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Proposed diamond mine could brings benefits.

If De Beers Canada goes ahead with development of a proposed diamond mine in northern Ontario, the project should result in a number of economic spin-offs for Attawapiskat First Nation.

Attawapiskat is located about 90 km from the site of the proposed Victor project, which would see an open pit diamond mine, a processing plant, workshops, warehouses, offices, fuel storage and accommodation facilities developed on the site.

A pit dewatering system would also be constructed, along with an airstrip, and a new winter road linking Attawapiskat to the mine site. Existing roads between Moosonee and Attawapiskat would also be improved as part of the project, and new power transmission lines would be installed from Otter Rapids to Kashechewan and from Attawapiskat to the mine.

On June 21 of this year, the membership of Attawapiskat First Nation ratified an impact benefit agreement for the Victor mine project, negotiated with De Beers Canada. The agreement outlines the company's commitments to provide training, education, employment and business opportunities to members of the community. It also sets out requirements for environmental management and how De Beers will deal with social and cultural issues. A financial compensation package is also part of the benefit agreement.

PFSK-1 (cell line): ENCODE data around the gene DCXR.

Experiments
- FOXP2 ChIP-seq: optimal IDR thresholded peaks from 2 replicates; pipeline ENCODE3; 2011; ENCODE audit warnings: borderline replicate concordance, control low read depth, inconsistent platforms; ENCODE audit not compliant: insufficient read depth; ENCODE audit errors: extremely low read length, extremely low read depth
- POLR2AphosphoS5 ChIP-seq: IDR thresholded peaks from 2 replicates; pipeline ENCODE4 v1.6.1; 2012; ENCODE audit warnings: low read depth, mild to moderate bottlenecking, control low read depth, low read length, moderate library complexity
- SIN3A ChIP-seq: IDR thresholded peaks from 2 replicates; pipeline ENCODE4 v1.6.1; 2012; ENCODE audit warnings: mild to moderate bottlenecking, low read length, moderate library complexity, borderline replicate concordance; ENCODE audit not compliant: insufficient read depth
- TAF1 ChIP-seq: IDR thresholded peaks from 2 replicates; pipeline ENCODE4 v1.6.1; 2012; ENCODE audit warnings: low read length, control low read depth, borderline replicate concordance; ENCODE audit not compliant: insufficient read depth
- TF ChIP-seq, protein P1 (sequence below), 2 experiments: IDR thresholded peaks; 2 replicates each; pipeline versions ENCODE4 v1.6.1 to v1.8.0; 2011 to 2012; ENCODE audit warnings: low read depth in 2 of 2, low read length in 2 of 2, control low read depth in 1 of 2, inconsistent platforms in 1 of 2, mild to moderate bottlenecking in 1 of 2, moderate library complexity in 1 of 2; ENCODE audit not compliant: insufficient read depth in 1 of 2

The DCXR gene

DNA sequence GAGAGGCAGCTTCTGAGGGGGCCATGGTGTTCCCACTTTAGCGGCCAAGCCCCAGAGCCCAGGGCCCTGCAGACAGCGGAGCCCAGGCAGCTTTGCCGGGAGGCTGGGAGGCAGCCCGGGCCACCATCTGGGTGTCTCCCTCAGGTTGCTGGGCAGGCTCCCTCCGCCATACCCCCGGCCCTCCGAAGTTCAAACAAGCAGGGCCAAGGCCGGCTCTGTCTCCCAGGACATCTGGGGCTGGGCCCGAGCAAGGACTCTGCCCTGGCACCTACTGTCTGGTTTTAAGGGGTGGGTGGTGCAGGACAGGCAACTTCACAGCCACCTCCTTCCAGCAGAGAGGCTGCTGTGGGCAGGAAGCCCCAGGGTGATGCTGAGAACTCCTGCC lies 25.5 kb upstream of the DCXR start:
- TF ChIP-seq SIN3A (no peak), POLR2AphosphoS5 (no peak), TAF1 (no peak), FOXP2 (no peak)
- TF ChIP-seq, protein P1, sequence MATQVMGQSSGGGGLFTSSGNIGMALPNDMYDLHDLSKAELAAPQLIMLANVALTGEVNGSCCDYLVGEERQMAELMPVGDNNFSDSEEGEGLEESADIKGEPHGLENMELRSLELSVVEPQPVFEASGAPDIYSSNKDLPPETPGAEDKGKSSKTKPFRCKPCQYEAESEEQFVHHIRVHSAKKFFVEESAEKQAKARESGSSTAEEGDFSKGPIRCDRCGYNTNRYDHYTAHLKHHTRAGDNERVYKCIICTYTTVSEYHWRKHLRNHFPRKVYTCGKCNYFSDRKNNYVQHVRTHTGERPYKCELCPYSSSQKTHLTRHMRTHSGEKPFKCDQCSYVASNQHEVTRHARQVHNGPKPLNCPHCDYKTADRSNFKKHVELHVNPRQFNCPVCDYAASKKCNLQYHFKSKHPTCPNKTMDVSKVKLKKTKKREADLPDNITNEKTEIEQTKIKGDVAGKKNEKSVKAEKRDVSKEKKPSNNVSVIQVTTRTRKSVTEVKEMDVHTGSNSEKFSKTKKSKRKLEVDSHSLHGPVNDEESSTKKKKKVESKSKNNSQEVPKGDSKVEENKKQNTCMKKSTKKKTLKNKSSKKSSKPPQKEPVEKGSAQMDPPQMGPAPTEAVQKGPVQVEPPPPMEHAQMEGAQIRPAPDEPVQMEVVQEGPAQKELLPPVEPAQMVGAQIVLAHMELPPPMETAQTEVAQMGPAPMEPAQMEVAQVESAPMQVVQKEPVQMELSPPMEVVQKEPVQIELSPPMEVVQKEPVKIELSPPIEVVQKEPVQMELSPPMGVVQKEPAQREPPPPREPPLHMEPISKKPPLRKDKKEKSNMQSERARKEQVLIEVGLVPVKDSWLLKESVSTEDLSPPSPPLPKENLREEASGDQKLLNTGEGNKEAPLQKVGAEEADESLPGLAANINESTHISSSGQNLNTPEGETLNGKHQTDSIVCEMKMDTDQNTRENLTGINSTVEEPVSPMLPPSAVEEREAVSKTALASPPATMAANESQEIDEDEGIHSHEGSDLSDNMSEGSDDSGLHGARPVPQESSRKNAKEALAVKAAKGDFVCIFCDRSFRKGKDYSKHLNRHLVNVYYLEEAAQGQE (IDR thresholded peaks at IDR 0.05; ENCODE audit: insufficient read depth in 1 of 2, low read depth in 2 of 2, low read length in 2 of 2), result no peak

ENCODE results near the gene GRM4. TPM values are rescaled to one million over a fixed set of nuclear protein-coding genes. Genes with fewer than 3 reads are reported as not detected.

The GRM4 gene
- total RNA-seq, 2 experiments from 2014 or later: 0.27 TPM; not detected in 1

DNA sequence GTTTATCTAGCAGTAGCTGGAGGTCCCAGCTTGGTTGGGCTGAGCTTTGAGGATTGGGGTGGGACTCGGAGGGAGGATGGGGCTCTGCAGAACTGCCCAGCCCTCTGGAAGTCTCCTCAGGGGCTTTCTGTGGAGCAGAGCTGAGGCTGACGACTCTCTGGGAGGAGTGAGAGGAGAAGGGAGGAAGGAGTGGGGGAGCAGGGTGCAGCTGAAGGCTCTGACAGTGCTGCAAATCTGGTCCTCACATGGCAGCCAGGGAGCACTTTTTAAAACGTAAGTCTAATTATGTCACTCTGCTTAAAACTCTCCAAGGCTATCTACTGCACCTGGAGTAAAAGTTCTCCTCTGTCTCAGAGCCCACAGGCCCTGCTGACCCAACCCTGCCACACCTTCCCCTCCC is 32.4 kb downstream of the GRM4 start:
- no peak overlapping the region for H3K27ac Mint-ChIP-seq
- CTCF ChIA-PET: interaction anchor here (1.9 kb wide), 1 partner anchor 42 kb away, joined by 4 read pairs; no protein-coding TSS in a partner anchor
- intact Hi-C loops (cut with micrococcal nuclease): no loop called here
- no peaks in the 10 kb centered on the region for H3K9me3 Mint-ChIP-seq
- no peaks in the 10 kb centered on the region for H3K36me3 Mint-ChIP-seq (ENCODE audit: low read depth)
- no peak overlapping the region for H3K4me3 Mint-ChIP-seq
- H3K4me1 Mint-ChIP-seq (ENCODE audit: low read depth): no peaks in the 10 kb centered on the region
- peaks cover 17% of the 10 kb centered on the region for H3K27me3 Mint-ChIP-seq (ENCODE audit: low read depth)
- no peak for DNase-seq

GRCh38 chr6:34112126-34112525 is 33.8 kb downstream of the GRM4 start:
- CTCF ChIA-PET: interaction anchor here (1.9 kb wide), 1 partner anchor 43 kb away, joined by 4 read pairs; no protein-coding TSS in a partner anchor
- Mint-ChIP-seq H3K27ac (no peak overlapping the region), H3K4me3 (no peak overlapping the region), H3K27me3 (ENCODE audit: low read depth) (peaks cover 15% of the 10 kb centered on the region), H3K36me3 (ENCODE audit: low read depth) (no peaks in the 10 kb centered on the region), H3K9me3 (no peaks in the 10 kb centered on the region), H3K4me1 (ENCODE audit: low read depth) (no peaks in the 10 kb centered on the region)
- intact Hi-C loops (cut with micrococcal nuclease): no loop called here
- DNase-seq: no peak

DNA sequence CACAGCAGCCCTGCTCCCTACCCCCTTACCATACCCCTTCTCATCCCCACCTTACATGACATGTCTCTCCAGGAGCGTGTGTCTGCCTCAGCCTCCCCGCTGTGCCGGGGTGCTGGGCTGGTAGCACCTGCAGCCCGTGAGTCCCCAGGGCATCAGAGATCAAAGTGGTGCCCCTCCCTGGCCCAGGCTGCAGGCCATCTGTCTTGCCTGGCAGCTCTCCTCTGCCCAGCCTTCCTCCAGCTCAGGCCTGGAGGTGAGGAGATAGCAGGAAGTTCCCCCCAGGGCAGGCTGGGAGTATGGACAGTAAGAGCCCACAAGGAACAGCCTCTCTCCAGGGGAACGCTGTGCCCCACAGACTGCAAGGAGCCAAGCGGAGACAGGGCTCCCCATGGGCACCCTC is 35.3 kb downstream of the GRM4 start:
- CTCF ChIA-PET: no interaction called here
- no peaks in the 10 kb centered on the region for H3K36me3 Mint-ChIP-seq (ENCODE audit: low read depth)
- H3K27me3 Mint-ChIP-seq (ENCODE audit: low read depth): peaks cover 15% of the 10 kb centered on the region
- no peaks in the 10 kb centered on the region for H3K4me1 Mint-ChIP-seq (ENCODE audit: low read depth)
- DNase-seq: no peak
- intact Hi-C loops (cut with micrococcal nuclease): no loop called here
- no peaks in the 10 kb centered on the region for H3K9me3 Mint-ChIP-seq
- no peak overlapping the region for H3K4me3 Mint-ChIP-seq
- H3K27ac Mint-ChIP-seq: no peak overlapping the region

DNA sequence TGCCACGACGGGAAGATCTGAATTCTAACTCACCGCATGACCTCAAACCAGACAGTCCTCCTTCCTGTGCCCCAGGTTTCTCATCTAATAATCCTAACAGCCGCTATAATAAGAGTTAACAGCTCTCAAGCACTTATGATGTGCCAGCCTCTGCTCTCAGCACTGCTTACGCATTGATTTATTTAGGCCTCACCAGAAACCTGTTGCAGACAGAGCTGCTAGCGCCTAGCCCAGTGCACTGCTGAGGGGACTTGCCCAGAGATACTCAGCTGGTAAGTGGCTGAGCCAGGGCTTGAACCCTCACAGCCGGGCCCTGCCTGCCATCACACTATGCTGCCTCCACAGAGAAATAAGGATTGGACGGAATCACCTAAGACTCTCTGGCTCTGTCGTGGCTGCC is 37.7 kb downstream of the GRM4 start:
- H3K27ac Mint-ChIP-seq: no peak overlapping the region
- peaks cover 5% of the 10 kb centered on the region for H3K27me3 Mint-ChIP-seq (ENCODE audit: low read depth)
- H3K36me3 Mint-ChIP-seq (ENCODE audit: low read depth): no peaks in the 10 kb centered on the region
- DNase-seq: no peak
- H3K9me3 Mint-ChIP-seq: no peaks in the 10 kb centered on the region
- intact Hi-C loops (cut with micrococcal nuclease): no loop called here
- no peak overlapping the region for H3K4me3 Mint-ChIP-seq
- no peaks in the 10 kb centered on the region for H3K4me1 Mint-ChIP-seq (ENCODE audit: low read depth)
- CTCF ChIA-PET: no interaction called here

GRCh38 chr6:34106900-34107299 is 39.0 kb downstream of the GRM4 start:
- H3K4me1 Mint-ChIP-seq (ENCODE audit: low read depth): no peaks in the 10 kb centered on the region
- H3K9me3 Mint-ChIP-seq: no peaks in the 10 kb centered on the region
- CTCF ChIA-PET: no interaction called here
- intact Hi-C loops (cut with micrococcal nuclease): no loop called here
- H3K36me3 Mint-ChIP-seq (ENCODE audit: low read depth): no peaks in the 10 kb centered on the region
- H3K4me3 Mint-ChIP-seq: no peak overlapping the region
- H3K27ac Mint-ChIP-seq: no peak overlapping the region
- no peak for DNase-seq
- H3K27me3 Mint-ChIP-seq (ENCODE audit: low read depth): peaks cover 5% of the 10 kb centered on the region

If it goes ahead, the Victor mine will create employment for about 600 people during the three-year construction phase, and about 380 permanent positions once it's up and running. De Beers expects the mine will produce for about 12 years, during which time an estimated 28.7 million tonnes of kimberlite would be extracted. It's estimated six million tonnes of diamonds will be produced over the life of the mine, bringing in an annual revenue of $117 million.

The mine project is expected to impact a 5,000-hectare section of land in the area.

On Aug. 19, Indian and Northern Affairs announced $363,300 in funding to Attawapiskat First Nation to help the community take advantage of some of the economic development opportunities that will come if De Beers proceeds with the Victor mine.

That same day, Stephane Dion, federal minister of the Environment and minister responsible for the Canadian Environmental Assessment Agency, announced the Victor project doesn't require further assessment under the Canadian Environmental Assessment Act.
COPYRIGHT 2005 Aboriginal Multi-Media Society of Alberta (AMMSA)
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Copyright 2005 Gale, Cengage Learning. All rights reserved.

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Title Annotation:natural resources
Publication:Wind Speaker
Date:Sep 1, 2005
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